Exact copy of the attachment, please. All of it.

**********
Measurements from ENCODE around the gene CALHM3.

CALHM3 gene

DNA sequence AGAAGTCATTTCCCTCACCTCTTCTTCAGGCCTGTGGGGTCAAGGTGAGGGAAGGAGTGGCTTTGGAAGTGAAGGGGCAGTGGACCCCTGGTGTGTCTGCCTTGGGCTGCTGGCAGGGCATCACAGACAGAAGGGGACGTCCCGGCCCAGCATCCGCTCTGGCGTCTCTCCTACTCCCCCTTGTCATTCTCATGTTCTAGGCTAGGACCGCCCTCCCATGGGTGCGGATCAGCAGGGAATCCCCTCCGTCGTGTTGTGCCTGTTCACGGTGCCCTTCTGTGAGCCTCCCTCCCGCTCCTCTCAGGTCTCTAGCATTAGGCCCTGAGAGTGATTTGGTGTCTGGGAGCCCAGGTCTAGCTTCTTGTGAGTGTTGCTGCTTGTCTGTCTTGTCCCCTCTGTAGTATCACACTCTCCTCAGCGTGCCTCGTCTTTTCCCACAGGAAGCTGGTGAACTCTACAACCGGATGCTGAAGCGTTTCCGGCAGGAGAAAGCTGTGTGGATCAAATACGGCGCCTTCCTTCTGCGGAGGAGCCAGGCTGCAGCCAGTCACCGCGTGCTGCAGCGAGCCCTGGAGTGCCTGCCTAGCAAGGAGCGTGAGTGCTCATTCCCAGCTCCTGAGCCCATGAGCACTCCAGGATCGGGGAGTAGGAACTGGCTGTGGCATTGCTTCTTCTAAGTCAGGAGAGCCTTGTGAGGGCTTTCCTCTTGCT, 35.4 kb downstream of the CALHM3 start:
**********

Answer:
Measurements from ENCODE around the gene CALHM3.

CALHM3 gene

DNA sequence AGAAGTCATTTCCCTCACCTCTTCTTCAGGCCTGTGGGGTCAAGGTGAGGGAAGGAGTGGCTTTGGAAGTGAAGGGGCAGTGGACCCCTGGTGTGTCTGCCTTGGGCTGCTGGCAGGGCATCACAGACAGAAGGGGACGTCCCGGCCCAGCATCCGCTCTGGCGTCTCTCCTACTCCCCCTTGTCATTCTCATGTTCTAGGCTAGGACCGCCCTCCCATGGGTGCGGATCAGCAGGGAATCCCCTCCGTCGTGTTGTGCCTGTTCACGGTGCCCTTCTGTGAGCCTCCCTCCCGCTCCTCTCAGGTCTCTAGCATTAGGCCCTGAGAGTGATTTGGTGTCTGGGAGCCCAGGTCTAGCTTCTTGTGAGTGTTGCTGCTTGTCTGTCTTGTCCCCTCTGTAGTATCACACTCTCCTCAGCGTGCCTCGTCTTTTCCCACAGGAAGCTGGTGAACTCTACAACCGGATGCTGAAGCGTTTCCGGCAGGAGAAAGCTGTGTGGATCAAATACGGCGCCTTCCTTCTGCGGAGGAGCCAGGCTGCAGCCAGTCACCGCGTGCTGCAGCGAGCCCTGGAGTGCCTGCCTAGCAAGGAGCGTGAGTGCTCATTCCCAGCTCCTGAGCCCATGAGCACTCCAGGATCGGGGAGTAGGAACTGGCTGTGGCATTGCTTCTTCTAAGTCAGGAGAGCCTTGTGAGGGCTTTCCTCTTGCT, 35.4 kb downstream of the CALHM3 start: